Tourism revenue practices under spotlight

19 October 2018
The tourism sector’s contribution to GDP has again come under spotlight amid concerns that revenue generated through foreign agents was not being repatriated to Namibia.
They speculate that tourism’s contribution to GDP might increase from the current 15 percent if more bookings where done in Namibia.
These financial sector players conjectured that because of the existing practice, where some funds remained abroad for activities carried out in Namibia, the impact of the industry on the Namibian economy was not showing any growth.
Tourism operators, however, defended the practice, saying without foreign agents, most Namibian companies would be forced to open offices in Europe or close down completely causing even a greater drop in tourism’s contribution to the GDP.  Hosting and staffing overseas offices is an extremely expensive venture and is not viable. 
Executive Officer of the Hospitality of Namibia, Gitta Paetzold told the Windhoek Observer that without European agents, local operators would find it difficult to attract tourists from Europe.  
“Each Namibian booking and travel agent would need an office and pay tax in Europe. It will be expensive – it is not practical,” she said, admitting that a portion of the money generated from tourism bookings stays abroad to pay for the travel services provided by overseas agents sending clients to Namibia.
Jofie Lamprecht, who promotes hunting safaris, told the Windhoek Observer that it is the industry standard that a lot of booking agents are used to try to gather in as many paying clients as possible.  In order to market the product, pay for ads, services, fees and other expenses, a portion of the money paid for the trip to Namibia remains abroad to cover those costs.
“The overseas agents market the trip packages, sell the product to potential tourists, receive the funds from the clients who chose to come to Namibia, hold the funds, take their commissions and then they transfer the invoiced amount to the Namibian operator.  As I said, this is common practice,” he said.
Lamprecht argued that with the increase in the number of tourists to Namibia, its contribution to GDP should positively increase.
“The spending power of tourists will be a big factor here. A tourist on a self-drive safari who will be camping, will spend a lot less than a client that stays in lodges and charters private planes. One has to look at the market sectors that are increasing to establish why its contribution to the GDP is not increasing.”
Talking from a hunting point, Lamprecht said to ensure funds are received in Namibia, exported trophies must be cross-checked with what is invoiced and paid for by professional hunters.
According to Lamprecht, Namibia is the leading hunting destination in Africa. However, some airlines have stopped carrying hunting trophies as part of a misguided international campaign to stop all trophy hunting.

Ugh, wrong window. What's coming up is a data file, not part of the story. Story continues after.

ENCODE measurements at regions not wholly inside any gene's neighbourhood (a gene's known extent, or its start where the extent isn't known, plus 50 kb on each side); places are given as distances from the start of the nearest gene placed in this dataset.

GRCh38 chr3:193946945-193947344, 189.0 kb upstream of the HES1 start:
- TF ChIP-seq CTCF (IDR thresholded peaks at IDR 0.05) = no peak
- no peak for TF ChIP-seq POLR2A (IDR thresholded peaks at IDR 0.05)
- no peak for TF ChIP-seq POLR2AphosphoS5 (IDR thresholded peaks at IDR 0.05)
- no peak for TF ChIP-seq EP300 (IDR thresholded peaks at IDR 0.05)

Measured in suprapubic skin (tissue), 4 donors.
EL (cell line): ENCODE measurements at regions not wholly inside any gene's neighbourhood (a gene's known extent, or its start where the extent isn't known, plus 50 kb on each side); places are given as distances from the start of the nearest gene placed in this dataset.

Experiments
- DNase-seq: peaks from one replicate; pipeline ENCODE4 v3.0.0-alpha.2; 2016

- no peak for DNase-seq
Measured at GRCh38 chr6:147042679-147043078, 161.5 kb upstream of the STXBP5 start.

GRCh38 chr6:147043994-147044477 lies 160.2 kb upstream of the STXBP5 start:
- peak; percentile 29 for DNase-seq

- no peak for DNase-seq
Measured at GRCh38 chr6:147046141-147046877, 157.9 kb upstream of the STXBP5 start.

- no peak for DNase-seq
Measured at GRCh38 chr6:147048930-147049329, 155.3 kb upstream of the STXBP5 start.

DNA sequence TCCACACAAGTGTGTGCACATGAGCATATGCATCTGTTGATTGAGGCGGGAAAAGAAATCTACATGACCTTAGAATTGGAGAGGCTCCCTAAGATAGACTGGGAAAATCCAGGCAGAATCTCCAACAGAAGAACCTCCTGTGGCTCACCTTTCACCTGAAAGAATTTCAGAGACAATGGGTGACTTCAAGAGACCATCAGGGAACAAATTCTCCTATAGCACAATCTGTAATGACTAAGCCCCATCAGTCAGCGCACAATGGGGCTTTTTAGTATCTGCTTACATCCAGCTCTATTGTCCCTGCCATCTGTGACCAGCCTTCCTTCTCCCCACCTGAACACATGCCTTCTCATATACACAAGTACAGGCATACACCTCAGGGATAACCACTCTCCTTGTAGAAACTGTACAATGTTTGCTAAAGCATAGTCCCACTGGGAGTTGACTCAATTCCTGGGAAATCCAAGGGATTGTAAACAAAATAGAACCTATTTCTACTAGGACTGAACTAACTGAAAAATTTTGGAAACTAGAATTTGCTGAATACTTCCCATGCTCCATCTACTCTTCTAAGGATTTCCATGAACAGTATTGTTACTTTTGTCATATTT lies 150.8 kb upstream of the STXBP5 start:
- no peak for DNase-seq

“The airlines that have stopped the export of trophies are just narrow minded, uninformed about the benefits of controlled, regulated professional hunting and against the Namibian constitution that enshrines the “sustainable use of Namibia’s natural resources.  However, about 25,000 trophies are still being exported annually.”
Talking about the current state of the tourism industry, Paetzold said although it is high season at the moment, tourist numbers are down by about 10 percent this year compared to last year due to various factors including Namibia becoming more expensive as a tourist destination compared to some of its neighbours.
“Prices in Namibia go up every year,” she said. 
Paetzold said other factors which may humper growth going forward include the recent spate of attacks on tourists and the bad state of some of the roads leading to World Heritage Sites in the Kunene Region. 
Paetzold, however, expressed happiness that the government plans to spend N$95 million to upgrade the Hosea Kutako International Airport.
“This is the first point of entry for tourists arriving by air, we cannot allow it to be closed and downgraded.”
Lamprecht said that the issues surrounding safety and standards at Hosea Kutako airport must be stabilized.  The country (and thus, potential tourism) gets worldwide negative publicity when questions about the viability and safety of the main international airport arise.
“These issues need to be sorted out. It is a negative image that is broadcast to the entire world.”
He said attacks on tourists have a similar effect as the airport situation. “Negative reports on our country damage our reputation as a destination and these attacks need to be stopped.”
Minister of Environment and Tourism, Pohamba Shifeta last month said attacks on tourists will reduce the number of visitors, which will eventually affect the sector’s contribution to the Gross Domestic Product (GDP).
According to the 2017 Bank of Namibia Annual Report, the growth of the tourism sector, which is measured by activity under hotels and restaurants, generally slowed in 2017, as reflected in the lower growth of room and bed nights sold, in spite of rising international arrivals.
The Bank of Namibia said the sector’s growth rate is estimated to have slowed to 3.5 percent in 2017, compared to 5.9 percent in 2016.


The Windhoek Observer is an English-language weekly newspaper, published in Namibia by Paragon Investment Holding. It is the country's oldest and largest circulating weekly.

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